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Nature Science Travel

How Australia’s Lake Hillier gets its pink color

Lake Hillier in the Recherche Archipelago of Western Australia off the coast of Cape Arid National Park is known for its pink color.

The lake’s solid bubble-gum color continues to be debated but scientists indicate that the pink body of water is the result of the intermixing of Halobacteria and a salt-tolerant algae species called Dunaliella Salina.

The Halobacteria is known to produce red pigments which when mixed with salt-tolerant Dunaliella Salina, creates a stunning strawberry milkshake color.

The chemical reactions between the salt and the microorganisms make the lake ten times saltier than the ocean nearby.

Australia's Lake Hillier pink color
via twitter
How Australia's Lake Hillier gets its pink color
via twitter
How Australia's Lake Hillier gets its pink color
via twitter
How Australia's Lake Hillier gets its pink color
via twitter

Unlike other pink lakes that morph into colors, Lake Hillier retains its pink hue all year round. It’s also safe to swim in.

When viewed from above, the contrast between the pink and dark blue ocean is also striking. You can learn more about the bubblegum lake here.

Categories
Travel

A navigational nightmare: Watch a time-lapse of Port of Amsterdam

The Port of Amsterdam in the Netherlands is the 4th busiest port by metric tons of cargo in Europe.

As you can see in the time-lapse of traffic patterns, navigation looks nearly impossible to control on a daily basis. So we did some digging to find out if this sort of nautical chaos was normal.

As one Twitter user noted, this time-lapse was taken during the Sail Amsterdam event which occurs every five years. This would make sense given all the fleet of tall ships and masted sails rolling about.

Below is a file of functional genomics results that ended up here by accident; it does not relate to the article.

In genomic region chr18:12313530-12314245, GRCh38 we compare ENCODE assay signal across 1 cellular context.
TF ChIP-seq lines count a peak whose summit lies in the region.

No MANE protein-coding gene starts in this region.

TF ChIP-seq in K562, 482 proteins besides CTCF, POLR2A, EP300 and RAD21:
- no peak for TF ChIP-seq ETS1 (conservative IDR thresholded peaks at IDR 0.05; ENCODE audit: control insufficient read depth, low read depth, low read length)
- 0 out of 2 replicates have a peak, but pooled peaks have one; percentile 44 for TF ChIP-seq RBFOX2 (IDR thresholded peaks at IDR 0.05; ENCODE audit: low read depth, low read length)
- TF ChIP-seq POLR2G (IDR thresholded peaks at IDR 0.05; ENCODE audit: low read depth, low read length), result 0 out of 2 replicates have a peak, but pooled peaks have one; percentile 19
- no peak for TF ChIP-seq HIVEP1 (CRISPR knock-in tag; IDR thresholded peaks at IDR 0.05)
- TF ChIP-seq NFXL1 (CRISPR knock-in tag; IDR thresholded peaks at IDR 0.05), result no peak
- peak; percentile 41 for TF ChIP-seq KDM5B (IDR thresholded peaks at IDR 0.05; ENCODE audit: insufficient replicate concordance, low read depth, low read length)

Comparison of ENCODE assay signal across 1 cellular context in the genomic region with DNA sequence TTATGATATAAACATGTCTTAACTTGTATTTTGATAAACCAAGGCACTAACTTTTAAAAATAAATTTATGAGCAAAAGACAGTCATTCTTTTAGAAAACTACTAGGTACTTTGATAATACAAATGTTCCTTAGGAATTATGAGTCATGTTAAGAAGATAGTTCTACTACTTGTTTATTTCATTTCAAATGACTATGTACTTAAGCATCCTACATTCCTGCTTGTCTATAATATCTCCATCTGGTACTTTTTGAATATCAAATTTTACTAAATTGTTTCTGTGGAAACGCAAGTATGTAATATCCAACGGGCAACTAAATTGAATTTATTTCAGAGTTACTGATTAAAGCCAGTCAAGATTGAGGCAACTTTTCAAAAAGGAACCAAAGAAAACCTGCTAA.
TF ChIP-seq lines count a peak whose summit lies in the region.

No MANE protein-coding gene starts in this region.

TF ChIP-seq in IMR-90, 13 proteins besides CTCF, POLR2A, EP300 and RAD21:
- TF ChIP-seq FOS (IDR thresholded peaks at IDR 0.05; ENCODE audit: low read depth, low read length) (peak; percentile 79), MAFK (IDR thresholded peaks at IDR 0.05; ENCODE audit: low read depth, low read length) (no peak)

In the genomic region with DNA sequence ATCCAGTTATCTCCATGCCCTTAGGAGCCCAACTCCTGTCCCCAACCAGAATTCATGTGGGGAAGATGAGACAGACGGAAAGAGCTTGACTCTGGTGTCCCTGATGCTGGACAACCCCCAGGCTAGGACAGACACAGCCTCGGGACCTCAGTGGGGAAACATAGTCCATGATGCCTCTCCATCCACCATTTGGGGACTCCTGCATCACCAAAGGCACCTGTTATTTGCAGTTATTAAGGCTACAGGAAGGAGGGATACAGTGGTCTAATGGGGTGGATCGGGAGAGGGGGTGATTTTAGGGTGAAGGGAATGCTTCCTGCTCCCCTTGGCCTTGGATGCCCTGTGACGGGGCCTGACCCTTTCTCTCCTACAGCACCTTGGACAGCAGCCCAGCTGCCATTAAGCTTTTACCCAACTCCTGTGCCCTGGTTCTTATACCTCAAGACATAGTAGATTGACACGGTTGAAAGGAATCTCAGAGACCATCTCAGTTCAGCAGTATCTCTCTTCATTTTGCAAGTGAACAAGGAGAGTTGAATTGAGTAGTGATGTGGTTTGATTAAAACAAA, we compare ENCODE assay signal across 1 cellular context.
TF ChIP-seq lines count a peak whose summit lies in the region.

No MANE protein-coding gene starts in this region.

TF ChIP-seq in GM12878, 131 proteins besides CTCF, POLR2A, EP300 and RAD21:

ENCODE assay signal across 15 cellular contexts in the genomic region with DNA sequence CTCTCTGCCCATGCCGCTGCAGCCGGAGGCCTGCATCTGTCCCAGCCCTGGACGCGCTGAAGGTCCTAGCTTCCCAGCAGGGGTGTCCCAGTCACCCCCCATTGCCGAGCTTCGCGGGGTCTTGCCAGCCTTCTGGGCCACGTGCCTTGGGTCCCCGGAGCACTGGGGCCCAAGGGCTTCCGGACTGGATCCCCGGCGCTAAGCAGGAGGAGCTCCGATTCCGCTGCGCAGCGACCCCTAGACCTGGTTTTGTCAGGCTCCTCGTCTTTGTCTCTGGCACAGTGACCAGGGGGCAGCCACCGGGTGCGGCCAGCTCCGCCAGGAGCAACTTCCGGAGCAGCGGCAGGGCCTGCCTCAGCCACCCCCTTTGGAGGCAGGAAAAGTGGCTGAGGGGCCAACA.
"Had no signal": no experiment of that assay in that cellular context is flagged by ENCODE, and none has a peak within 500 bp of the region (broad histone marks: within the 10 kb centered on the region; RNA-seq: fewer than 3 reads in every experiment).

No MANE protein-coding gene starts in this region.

It’s also worth mentioning that David Bowie recorded a song in the port’s name.

In the port of Amsterdam there’s a sailor who sings

Of the dreams that he brings from the wide open sea
In the port of Amsterdam there’s a sailor who sleeps
While the river bank weeps to the old willow tree

In the port of Amsterdam there’s a sailor who dies
Full of beer, full of cries in a drunken town fight
In the port of Amsterdam there’s a sailor who’s born
On a hot muggy morn by the dawn’s early light

David Bowie, Port of Amsterdam
Categories
Nature

The world’s first underwater hotel

The Muraka hotel in the Maldives is the world’s first underwater hotel in the world.

With two-story rooms submerged 16 feet below sea-level in the Indian ocean, the residency also boasts an incredible price point: $50,000 per night!

According to Archpaper, the villas were constructed with the latest technology:

The construction of The Muraka was both innovative and environmentally-conscious. Each piece of the modular structure was built in Singapore and then carefully shipped to the Maldives, before being plunged underwater and nailed into place using thick, concrete pylons. The sturdy pylons ensure that the villa does not shift or downright float away in the midst of high tides or rough waves.

Personally, I think most of us are better off going to the aquarium for the day rather than sleeping with the fishes. You can see more images of the hotel right here.

The Muraka hotel in the Maldives is the world's first underwater hotel in the world. 

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